Ulster Museum

Tim Cooke

Director

Ulster Museum

National Museums Northern Ireland, Holywood, BT18 0EU, Northern Ireland

www.nmni.com

Belfast, Northern Ireland
ArtFund Prize 2010


Transforming the Ulster Museum 




Transforming the Ulster Museum has been the most important and most ambitious cultural project in Northern Ireland in living memory.  It has resulted in a dramatic increase in visitor numbers, deeper engagement with audiences, better display and awareness of  the collections and increased profile at home and internationally.

The Ulster Museum in Belfast is set in the city's Botanic Gardens. It first opened in 1929 - designed in the neo-classical architectural style and constructed from limestone. Its collections are diverse - it holds an extensive collection of Irish, British, European and American paintings from the 17th century to the present day - and a striking collection of Irish and international applied art covering, costume, jewellery, silver, glass and ceramics.

Its natural sciences collection covers natural history, geology, botany, and zoology - it displays a piece of the moon, meteorites, precious stones, stuffed birds and animals, skeletons and insects. 
It tells the story of human history in Ireland - from early peoples, the medieval land of saints and scholars, the plantation of Ireland, through to modern history and the shaping of Ireland north and south in the 20th century.  There are rich archaeological collections - and also wider collections from ancient Egypt, the Spanish Armada and world cultures.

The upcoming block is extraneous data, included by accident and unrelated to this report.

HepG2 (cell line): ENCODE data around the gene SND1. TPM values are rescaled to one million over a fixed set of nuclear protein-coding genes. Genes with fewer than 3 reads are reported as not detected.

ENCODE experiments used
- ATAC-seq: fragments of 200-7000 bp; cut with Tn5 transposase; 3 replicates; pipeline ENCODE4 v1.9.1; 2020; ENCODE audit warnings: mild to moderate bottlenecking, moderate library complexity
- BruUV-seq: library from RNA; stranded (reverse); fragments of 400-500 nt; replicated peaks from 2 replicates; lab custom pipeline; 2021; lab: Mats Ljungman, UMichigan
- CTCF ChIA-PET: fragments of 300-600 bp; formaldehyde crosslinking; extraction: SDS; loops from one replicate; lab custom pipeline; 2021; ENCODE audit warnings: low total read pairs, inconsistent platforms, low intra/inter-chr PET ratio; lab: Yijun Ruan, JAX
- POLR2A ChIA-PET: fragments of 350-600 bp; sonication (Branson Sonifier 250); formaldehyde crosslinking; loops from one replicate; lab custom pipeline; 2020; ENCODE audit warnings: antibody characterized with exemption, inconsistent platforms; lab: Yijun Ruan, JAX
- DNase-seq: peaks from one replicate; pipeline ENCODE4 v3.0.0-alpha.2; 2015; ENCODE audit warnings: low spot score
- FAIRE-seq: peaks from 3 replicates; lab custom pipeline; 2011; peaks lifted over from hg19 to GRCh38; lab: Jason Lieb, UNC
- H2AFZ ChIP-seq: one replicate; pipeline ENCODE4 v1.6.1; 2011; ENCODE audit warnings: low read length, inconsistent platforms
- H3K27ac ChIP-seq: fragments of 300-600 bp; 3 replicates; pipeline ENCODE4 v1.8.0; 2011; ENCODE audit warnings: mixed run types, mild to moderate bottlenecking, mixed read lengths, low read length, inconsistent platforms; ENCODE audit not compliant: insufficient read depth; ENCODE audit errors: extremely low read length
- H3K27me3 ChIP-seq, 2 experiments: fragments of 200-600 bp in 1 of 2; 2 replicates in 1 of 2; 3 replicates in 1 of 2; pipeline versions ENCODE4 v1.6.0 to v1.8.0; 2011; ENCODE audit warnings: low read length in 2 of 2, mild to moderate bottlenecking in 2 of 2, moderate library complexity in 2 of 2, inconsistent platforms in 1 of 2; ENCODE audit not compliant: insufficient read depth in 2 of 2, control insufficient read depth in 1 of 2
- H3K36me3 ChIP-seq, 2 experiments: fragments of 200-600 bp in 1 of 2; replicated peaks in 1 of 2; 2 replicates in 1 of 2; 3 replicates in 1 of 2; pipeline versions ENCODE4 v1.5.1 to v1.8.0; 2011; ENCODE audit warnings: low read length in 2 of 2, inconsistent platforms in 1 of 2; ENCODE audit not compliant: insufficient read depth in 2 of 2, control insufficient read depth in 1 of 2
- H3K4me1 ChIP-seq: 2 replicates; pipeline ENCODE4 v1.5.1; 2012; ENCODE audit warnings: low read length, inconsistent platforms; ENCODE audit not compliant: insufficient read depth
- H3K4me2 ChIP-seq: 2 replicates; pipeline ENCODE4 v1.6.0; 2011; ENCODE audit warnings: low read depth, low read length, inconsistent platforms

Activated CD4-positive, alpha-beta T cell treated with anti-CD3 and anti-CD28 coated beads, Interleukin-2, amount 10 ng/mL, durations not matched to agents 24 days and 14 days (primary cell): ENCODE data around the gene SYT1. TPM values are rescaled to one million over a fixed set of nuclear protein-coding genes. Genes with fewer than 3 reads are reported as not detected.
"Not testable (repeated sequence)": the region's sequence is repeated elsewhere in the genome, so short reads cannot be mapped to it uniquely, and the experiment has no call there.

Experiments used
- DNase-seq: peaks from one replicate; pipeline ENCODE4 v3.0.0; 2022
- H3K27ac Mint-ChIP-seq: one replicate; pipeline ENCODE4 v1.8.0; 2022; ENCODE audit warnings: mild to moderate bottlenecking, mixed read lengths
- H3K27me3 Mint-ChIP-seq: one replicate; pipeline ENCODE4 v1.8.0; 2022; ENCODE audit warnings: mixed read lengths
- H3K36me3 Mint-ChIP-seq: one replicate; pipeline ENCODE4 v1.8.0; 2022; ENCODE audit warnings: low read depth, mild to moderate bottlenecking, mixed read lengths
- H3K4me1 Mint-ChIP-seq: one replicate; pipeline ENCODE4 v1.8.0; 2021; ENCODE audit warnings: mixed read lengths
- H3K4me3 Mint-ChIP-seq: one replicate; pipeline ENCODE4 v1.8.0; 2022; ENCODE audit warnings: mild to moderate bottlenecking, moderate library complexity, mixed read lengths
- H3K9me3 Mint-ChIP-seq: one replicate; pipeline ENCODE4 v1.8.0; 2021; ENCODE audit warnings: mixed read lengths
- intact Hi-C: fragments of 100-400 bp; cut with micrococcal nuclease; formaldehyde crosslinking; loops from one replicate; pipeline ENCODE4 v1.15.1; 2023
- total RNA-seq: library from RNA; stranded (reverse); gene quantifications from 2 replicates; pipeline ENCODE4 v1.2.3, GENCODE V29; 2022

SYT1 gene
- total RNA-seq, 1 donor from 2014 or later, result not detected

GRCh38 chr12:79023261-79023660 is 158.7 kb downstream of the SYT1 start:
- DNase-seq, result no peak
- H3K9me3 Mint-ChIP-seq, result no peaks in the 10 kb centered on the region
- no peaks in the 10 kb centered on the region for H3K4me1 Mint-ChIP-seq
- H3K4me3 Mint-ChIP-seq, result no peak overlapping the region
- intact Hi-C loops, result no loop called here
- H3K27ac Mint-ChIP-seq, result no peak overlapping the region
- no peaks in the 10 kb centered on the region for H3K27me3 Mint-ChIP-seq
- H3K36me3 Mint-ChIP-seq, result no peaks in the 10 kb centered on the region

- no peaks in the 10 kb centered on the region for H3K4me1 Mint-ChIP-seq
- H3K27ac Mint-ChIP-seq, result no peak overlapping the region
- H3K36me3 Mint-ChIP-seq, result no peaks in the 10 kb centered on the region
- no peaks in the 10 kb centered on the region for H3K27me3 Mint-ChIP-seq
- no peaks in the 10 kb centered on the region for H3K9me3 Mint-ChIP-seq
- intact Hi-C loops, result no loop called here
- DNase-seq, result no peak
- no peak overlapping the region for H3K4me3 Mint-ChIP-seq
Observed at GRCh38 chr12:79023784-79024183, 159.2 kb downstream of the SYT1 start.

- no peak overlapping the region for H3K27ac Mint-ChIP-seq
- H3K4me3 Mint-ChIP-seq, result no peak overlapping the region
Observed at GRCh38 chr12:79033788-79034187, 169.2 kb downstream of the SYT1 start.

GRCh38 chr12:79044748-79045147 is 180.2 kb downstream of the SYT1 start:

In 1972 a large concrete extension was added in a modern "brutalist" style. That year also happened to be the single worst year of the conflict in Northern Ireland, a period referred to as "The Troubles" which began in 1969 and continued until the ceasefires of the mid 1990s and the subsequent political progress leading to the establishment of the cross-community government institutions which are operating today.

However during the period of the Troubles there was little investment in cultural infrastructure in Northern Ireland - the Ulster Museum had deteriorated as a building and aspects of interpretation and visitor facilities were outmoded.
In the context of the post-conflict situation the transformation project attracted investment totalling pound;18 million. The aim was to make the museum building and the collections more accessible to existing and to new audiences and to build a new and dynamic role for the museum at the heart of the community.

There was a major emphasis on learning engagement with the creation of Discover Art, Discover Nature and Discover History zones staffed by lively demonstrators providing stimulating programme activity.  All of the galleries were refurbished, a new three-story high glass and steel Window on our World installation was developed and new public areas were created including a 25 metre high Welcome Zone.  Greater emphasis was placed on public programming (including exhibitions, events and partnerships), formal and informal learning, and visitor engagement. 

Visitor response exceeded all expectations with numbers tripling in the first year and reaching record levels for any cultural destination in Ireland north or south. Visitor satisfaction levels are extremely high.  In June 2010 the Ulster Museum was awarded the Art Fund Prize, the most prestigious museum prize in the UK.  The project has also won 15 other awards for collections care, permanent gallery displays, marketing, visitor experience and community engagement.